Summit: “‘Weminuche’ is a Ute word. I think ‘Wemi’ must mean ‘spirit’ and ‘nuche’ means ‘bleed.’”
    Adimmen: “$&#* this! How are we not out? $&#* you Weminuche!

    We finally got out (and immediately took off our packs then boots) 60 hours after we started. Everything in Silverton was closed. In Ouray, Adimmen found that the one bar that was open didn’t serve food. I found that I could no longer walk, but rather waddle/shuffle. In Ridgeway, the Subway was closed and I discovered my arms no longer lifted above shoulder level.

    Wednesday

    0-dark-thirty (Montrose): No other choice, so I bought us dinner at Denneys.

    0-why-am-I-awake-thirty (Glenwood Canyon): a “construction delay” which mainly involved sitting parked with my engine off for two full hours. I didn’t mind much because I was sitting instead of walking.

    0600 (Home) - 76 hours after I had left - I hit the hot tub, dressed my wounded feet, went to bed for four hours and made my way with the rest of the day.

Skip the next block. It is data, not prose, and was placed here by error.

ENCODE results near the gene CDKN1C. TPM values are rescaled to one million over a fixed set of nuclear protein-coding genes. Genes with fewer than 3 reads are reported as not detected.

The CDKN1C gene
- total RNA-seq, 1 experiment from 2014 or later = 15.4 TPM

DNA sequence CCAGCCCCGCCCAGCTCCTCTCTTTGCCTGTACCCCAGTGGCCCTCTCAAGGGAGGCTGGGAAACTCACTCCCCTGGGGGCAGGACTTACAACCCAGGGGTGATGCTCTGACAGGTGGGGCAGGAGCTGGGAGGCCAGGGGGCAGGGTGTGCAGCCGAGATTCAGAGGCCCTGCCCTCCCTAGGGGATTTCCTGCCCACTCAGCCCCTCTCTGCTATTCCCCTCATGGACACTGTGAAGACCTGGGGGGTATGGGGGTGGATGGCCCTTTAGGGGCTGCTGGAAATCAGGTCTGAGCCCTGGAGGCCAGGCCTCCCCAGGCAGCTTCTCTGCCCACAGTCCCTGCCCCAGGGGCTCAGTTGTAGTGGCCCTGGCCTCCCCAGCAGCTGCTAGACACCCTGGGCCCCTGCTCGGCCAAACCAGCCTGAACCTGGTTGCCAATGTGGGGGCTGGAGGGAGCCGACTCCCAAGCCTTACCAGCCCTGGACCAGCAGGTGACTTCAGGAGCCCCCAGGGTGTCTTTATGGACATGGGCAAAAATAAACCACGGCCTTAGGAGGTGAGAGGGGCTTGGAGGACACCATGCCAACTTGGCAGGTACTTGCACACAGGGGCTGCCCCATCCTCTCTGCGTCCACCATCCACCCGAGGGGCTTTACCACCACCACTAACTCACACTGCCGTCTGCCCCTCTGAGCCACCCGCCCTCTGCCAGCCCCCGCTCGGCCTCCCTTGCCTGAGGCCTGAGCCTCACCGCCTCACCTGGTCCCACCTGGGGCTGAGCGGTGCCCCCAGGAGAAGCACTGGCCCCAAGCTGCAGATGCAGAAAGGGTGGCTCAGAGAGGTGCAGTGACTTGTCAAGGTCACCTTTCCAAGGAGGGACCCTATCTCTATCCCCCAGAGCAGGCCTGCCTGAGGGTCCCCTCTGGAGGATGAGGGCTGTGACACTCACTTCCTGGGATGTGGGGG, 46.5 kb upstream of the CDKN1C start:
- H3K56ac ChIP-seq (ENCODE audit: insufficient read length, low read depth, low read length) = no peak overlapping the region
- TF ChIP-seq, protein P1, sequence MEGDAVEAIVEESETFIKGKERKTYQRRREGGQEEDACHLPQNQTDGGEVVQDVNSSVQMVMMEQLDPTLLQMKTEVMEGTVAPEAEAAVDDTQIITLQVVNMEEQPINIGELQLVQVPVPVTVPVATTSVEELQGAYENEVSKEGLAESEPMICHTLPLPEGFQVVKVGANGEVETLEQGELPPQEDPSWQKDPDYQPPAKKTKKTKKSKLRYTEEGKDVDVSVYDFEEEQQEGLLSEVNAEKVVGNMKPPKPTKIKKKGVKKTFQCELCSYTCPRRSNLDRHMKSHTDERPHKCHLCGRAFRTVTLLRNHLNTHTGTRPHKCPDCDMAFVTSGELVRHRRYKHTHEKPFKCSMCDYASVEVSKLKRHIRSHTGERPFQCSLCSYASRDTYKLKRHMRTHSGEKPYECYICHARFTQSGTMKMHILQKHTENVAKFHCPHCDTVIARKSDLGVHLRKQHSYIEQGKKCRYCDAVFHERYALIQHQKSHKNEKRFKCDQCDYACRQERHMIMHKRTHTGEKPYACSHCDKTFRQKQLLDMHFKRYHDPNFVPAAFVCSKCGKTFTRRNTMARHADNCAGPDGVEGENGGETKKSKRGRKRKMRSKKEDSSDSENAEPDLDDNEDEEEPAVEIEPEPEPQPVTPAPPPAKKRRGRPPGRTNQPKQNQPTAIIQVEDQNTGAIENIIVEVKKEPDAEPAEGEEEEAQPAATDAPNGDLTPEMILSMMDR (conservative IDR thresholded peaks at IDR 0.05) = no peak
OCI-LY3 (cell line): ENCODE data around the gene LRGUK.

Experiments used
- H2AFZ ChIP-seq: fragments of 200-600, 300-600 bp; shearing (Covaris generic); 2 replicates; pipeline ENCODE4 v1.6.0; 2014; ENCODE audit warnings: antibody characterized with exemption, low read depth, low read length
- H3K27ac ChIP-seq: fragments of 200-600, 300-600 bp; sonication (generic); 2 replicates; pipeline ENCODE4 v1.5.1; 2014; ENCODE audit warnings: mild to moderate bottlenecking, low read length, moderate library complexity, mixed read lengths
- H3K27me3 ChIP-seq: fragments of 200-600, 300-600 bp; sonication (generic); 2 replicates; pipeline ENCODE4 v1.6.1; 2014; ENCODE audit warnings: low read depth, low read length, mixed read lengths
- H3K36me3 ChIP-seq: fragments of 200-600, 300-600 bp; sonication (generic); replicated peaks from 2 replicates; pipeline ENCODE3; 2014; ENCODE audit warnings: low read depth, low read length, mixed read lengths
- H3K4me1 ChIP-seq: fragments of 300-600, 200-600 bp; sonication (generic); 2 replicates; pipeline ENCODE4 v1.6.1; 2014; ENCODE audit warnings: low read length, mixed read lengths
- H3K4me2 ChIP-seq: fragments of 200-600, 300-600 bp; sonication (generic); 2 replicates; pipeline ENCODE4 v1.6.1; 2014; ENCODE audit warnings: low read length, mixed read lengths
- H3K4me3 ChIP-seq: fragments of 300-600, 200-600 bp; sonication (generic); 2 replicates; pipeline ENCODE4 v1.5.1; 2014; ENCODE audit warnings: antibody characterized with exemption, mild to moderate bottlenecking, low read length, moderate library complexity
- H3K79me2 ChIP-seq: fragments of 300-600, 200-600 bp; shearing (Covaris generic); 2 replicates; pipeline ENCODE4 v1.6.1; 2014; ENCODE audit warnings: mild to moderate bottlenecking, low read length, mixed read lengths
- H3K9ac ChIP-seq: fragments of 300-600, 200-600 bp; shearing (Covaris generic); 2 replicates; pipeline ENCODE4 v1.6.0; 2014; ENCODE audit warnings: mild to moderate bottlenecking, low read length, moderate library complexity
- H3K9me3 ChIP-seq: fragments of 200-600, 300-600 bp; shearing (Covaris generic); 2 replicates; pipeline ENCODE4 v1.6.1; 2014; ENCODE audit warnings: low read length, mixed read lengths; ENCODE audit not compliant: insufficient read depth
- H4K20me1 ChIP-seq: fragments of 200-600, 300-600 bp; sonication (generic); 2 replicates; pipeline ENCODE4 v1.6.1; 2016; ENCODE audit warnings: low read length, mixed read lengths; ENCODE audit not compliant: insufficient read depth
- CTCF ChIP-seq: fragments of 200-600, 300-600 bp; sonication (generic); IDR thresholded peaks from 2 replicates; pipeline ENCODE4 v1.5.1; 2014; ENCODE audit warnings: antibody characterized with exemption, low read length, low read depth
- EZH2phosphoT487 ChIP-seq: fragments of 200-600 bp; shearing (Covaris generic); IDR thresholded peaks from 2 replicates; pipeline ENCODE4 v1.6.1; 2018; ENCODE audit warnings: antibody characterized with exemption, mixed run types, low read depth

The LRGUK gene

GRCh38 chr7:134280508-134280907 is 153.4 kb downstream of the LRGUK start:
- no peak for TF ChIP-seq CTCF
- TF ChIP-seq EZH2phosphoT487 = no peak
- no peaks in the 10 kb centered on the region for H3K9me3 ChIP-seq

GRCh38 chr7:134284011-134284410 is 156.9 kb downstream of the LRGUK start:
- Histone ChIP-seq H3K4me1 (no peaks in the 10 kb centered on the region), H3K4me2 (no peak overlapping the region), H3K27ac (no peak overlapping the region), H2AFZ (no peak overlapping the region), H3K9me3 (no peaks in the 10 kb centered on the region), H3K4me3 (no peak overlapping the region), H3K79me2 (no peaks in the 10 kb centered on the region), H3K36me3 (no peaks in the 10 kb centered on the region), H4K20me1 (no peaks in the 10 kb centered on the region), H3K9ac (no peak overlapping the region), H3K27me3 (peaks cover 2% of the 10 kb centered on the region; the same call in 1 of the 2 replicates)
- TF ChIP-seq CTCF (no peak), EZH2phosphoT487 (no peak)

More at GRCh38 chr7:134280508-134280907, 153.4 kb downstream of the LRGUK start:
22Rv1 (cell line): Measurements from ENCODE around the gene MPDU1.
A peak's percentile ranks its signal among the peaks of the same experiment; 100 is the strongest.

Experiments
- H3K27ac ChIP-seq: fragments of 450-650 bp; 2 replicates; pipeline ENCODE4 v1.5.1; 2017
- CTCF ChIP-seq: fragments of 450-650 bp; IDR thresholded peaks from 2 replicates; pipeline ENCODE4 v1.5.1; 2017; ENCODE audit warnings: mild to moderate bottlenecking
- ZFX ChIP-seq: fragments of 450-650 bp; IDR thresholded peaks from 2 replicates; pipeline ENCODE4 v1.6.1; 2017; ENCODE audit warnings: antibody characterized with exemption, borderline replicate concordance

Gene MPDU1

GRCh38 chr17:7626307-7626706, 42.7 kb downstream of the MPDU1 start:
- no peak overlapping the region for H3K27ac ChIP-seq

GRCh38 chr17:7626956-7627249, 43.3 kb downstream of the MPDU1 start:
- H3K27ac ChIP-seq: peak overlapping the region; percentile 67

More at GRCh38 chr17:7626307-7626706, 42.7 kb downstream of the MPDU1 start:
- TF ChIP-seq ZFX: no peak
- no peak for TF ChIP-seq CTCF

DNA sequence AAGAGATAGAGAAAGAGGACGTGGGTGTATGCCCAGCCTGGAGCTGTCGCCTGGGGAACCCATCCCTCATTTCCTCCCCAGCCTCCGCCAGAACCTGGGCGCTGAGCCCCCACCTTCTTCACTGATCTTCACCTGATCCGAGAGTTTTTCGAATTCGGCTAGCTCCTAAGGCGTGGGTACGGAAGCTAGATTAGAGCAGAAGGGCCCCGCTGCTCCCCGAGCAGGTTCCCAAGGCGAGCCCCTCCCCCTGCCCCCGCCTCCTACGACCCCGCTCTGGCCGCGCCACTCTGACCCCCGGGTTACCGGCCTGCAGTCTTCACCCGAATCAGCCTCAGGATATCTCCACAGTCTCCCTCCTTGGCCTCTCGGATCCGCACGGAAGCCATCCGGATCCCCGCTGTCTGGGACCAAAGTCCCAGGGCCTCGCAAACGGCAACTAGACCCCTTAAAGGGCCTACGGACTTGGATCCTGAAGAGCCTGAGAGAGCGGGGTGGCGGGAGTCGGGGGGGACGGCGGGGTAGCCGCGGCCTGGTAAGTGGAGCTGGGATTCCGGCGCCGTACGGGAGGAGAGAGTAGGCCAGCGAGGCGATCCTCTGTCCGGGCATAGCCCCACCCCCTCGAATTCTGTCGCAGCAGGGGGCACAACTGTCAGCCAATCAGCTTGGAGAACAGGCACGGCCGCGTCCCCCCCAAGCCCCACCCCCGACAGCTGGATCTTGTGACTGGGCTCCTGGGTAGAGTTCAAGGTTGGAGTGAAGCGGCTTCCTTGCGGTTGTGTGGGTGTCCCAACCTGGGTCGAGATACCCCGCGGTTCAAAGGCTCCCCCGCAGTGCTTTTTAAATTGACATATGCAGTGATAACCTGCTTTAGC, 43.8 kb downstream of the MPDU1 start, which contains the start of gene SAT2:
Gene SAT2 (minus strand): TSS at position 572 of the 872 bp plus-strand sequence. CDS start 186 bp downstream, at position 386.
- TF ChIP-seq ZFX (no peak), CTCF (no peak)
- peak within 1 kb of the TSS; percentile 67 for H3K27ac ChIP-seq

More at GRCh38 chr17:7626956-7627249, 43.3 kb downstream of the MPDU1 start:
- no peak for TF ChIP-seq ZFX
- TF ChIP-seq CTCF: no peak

Quote Originally Posted by blurred
    skiing is hiking all day so that you can ski on shitty gear for 5 minutes.

  3. #3
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    awesome. that is the best tr i've seen on here.

    edit: my first ever rating..

  4. #4
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    Holy shit, what a TR.

    You know what? I'd actually like to see a longer, more verbose version of this TR. I'd love to know what else you guys went through, what your decisions were, and how everything went. Kick-ass man.

  5. #5
    Join Date
    Mar 2008
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    nicely done. some great pics in there...
    "I reckon i'm one of the only people who could ski this line" says my drunk friend

  6. #6
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    Dec 2005
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    I've spent some quality time at that denneys in montrose!